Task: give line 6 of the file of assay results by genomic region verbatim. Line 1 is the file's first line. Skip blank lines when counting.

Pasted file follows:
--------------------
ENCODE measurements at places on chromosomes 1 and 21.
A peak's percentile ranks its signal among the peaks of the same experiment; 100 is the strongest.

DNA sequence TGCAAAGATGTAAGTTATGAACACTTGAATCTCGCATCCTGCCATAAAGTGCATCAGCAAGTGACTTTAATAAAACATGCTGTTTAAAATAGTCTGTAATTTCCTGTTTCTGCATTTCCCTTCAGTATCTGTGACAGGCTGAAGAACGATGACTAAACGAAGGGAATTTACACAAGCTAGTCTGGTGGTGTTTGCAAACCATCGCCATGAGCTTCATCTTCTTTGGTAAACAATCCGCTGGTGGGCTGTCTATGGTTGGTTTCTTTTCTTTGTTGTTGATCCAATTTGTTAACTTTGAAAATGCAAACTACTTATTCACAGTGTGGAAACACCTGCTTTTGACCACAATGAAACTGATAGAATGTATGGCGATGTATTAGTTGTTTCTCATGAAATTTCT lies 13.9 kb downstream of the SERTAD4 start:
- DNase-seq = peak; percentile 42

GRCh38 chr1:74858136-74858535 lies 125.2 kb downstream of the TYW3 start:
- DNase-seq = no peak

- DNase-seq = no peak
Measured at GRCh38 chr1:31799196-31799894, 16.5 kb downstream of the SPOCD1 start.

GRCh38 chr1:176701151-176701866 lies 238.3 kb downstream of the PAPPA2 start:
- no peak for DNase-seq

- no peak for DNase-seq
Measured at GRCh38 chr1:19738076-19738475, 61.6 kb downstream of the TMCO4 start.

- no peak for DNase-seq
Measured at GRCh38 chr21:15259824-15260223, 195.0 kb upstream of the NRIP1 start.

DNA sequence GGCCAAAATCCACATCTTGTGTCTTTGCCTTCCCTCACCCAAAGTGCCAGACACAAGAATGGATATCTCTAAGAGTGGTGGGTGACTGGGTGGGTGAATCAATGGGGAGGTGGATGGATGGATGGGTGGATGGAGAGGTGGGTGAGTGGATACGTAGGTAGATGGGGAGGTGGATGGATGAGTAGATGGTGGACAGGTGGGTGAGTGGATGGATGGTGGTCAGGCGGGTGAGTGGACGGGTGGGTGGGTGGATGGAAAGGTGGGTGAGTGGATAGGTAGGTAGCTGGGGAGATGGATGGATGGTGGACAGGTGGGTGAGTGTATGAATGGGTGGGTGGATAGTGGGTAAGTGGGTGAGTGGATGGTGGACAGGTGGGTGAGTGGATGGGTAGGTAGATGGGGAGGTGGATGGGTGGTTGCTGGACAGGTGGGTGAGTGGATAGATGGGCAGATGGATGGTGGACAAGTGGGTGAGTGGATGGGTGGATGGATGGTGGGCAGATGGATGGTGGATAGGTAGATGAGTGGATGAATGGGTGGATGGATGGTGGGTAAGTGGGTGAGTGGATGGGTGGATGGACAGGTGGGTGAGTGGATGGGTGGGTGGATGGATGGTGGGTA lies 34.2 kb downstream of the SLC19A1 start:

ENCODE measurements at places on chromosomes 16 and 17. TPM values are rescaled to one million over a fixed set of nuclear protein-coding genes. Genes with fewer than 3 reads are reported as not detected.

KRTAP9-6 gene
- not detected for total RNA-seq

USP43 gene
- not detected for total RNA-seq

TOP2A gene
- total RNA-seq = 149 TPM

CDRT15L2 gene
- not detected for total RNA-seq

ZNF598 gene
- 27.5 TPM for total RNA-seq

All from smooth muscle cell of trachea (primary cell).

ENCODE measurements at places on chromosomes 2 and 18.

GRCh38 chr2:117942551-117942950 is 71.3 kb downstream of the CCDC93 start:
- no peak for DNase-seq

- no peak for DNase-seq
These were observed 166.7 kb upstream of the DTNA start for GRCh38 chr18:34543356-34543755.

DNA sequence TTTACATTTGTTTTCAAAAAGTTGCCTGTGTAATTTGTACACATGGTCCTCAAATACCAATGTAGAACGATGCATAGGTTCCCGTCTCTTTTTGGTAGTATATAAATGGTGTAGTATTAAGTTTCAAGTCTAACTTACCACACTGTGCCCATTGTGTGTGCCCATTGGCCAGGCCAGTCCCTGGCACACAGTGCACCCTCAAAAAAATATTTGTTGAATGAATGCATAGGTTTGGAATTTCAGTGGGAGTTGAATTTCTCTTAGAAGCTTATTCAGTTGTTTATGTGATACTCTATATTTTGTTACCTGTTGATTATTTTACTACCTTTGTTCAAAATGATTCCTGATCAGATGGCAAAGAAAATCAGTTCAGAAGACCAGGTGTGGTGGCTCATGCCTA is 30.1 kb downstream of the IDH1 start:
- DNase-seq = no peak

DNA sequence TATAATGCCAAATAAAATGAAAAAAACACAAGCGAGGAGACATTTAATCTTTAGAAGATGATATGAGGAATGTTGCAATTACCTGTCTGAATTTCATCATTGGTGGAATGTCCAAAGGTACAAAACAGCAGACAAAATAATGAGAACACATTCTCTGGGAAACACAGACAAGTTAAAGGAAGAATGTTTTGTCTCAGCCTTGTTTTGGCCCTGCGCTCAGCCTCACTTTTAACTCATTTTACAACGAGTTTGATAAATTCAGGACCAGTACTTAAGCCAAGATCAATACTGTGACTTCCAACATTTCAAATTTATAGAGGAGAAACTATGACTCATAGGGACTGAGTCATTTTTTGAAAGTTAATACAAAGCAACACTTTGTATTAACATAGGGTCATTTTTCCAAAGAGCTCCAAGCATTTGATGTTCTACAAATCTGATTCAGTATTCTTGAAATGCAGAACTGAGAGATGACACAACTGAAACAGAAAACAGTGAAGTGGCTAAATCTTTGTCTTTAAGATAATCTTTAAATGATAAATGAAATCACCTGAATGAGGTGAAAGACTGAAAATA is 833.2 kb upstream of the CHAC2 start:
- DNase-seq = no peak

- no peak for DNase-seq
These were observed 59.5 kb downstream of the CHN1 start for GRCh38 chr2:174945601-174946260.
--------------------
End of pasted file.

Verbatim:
- DNase-seq = no peak